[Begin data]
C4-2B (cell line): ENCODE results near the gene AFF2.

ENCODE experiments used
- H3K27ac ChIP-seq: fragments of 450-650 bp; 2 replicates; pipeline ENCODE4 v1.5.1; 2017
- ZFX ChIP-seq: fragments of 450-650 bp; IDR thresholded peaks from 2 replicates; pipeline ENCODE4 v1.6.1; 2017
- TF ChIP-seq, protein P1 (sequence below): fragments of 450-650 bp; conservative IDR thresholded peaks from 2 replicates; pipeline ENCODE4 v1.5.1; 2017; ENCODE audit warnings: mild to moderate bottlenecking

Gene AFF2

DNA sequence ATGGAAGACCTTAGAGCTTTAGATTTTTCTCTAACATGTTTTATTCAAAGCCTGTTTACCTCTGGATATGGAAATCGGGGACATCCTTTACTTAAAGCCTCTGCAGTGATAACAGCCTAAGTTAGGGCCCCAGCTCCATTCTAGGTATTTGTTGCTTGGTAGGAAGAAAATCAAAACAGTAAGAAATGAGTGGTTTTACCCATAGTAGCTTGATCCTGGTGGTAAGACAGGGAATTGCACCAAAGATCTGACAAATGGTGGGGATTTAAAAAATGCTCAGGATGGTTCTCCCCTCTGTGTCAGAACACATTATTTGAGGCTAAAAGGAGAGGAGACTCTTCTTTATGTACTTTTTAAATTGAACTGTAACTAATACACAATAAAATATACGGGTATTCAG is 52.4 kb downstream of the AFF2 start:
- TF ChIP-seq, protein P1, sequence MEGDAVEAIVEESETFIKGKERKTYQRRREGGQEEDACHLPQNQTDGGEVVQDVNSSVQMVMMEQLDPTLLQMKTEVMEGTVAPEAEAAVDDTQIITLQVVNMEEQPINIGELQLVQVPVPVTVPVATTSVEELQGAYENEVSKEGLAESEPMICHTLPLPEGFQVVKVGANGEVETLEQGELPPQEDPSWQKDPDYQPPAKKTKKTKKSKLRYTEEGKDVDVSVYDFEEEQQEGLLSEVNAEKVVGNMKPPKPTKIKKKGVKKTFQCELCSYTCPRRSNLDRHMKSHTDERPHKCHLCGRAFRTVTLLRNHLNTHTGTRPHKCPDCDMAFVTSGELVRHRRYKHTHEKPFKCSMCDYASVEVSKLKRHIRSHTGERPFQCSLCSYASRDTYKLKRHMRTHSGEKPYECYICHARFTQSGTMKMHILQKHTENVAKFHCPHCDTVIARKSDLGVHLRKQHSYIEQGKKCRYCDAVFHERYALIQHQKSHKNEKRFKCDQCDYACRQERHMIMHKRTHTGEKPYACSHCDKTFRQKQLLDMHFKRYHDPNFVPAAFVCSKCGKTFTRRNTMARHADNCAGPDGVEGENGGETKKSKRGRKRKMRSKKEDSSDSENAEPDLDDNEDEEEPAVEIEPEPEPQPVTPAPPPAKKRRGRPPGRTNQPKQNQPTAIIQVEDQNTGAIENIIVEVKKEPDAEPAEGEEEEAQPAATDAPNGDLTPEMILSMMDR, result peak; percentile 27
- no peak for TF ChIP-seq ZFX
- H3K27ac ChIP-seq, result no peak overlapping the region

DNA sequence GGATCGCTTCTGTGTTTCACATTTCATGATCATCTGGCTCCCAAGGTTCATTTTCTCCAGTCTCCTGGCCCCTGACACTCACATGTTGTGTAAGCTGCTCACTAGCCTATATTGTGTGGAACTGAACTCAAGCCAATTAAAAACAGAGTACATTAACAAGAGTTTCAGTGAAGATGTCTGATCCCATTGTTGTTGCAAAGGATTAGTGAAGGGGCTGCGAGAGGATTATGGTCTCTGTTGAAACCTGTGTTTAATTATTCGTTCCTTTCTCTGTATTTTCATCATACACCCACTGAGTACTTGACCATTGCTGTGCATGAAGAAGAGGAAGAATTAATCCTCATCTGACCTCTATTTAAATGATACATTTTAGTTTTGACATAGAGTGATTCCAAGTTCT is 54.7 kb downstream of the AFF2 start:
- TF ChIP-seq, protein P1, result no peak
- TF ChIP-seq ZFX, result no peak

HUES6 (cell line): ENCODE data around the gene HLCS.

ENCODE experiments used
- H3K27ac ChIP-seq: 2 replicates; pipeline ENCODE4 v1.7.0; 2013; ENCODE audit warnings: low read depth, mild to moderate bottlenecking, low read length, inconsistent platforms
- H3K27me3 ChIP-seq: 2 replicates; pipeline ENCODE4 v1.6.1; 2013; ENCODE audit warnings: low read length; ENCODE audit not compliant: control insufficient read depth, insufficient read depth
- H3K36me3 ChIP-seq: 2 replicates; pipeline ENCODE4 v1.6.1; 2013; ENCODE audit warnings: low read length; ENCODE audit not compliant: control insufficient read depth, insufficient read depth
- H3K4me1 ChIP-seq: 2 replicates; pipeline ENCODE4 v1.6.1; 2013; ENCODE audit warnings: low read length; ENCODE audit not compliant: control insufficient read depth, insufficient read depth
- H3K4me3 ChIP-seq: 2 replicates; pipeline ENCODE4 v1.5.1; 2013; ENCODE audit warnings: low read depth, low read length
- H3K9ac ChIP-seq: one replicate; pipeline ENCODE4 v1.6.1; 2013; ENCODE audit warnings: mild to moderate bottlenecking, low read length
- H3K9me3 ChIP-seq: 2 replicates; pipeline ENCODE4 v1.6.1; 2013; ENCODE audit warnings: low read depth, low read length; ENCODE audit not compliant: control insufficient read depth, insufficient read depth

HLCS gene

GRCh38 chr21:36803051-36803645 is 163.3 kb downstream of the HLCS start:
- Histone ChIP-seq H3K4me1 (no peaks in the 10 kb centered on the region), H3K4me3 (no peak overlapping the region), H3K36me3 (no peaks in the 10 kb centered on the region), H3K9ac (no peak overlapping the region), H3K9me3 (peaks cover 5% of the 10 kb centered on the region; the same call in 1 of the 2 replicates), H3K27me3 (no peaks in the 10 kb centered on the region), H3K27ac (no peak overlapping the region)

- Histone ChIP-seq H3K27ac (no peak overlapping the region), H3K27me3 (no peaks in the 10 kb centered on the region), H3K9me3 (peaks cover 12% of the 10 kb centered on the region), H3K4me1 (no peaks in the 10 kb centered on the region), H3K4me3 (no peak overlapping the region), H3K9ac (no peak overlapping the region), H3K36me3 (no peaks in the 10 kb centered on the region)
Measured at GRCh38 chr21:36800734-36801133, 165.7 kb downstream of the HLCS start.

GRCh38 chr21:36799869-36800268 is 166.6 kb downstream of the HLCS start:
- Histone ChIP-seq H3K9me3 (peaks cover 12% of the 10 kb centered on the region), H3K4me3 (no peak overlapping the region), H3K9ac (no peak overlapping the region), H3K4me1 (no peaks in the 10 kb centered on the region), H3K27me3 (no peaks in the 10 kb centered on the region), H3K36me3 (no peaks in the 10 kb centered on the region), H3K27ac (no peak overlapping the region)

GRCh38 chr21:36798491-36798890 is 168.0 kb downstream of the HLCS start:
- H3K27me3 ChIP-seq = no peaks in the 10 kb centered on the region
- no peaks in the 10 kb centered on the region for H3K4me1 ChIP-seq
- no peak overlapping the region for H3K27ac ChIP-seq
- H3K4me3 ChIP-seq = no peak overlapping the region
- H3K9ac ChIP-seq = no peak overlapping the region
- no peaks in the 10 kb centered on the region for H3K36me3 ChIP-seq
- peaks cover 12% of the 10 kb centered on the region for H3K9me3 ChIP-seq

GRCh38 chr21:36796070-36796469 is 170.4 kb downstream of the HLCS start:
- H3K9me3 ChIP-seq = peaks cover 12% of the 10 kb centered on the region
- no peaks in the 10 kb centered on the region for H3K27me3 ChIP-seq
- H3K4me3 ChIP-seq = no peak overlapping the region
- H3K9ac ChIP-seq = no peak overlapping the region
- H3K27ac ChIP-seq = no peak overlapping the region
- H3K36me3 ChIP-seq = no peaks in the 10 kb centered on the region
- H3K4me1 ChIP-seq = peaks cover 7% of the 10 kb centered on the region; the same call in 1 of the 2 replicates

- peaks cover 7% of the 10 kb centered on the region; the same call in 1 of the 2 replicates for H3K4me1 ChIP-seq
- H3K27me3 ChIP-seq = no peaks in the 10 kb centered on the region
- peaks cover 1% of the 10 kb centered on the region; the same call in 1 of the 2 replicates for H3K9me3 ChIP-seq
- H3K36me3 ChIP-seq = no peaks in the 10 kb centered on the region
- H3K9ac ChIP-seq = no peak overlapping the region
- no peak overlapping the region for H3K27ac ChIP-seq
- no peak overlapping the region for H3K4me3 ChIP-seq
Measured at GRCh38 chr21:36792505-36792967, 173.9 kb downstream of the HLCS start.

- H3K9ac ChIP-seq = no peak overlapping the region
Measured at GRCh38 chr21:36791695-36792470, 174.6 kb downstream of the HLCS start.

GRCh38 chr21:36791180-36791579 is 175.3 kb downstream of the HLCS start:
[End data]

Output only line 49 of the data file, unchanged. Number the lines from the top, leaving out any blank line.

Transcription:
- H3K36me3 ChIP-seq = no peaks in the 10 kb centered on the region